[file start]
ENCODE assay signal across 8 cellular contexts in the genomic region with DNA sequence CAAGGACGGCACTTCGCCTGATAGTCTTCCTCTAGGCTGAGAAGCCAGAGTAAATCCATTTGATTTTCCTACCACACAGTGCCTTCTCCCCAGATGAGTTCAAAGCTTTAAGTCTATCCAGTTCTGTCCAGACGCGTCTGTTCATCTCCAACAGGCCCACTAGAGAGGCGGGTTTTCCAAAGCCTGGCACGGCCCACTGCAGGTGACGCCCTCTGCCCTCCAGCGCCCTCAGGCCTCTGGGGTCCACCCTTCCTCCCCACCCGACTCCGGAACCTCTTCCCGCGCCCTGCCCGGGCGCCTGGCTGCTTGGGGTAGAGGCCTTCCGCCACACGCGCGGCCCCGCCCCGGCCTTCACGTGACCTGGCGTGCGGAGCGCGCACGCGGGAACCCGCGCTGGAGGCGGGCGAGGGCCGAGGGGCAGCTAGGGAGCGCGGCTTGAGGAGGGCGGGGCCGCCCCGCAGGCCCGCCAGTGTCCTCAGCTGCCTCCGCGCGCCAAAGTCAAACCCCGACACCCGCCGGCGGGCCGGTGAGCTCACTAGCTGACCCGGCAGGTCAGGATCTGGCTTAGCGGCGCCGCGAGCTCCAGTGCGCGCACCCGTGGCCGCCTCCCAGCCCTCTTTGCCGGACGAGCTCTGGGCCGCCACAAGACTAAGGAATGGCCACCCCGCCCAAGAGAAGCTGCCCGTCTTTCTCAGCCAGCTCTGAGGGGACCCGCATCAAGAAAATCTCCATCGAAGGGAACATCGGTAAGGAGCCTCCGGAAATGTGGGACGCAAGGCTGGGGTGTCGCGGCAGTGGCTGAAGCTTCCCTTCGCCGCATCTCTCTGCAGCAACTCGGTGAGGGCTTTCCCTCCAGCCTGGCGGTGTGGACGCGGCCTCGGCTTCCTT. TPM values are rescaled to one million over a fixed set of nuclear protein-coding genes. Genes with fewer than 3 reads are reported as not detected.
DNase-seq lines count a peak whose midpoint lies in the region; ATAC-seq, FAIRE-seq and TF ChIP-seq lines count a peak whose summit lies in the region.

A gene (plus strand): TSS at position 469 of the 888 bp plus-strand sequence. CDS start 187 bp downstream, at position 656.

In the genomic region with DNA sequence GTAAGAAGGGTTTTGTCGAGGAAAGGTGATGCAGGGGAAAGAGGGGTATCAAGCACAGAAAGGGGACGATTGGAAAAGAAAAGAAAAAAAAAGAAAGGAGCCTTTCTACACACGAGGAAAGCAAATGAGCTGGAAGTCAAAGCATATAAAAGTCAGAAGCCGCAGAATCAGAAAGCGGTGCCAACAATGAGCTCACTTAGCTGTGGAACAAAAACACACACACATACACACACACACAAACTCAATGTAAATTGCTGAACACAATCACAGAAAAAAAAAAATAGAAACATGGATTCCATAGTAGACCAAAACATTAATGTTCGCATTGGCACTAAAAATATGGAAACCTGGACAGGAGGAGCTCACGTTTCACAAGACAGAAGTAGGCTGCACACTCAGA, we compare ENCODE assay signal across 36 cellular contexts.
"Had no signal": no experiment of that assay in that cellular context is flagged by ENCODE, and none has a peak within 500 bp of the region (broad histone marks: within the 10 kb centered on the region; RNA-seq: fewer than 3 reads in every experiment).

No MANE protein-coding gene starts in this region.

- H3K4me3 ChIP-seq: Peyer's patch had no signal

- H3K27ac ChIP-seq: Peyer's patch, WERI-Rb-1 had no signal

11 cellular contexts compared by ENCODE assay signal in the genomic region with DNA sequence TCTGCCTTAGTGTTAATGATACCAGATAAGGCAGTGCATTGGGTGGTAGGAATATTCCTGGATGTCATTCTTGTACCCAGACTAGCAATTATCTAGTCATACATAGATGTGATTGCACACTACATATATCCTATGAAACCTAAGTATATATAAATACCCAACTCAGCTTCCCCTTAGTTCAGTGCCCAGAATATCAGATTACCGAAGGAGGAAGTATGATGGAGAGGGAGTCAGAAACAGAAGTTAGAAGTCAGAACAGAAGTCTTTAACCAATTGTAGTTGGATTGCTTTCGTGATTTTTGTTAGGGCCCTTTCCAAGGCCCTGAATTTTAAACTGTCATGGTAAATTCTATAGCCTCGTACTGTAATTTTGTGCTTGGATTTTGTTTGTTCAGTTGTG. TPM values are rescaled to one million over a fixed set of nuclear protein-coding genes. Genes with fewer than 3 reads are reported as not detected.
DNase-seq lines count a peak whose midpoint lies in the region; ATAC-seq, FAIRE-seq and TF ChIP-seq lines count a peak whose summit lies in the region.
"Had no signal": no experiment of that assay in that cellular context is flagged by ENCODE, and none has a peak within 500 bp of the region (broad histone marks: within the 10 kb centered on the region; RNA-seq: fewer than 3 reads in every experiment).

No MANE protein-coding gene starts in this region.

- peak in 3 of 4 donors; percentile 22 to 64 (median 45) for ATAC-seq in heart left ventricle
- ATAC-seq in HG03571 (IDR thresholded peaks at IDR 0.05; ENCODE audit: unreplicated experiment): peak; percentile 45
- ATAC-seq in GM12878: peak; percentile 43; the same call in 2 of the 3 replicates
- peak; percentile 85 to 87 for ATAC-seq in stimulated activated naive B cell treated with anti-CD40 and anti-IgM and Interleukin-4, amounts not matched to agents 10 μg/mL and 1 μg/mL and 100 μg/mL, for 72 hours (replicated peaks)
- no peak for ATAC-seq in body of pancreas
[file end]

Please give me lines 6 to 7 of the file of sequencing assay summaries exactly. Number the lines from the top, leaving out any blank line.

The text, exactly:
No MANE protein-coding gene starts in this region.

- H3K4me3 ChIP-seq: Peyer's patch had no signal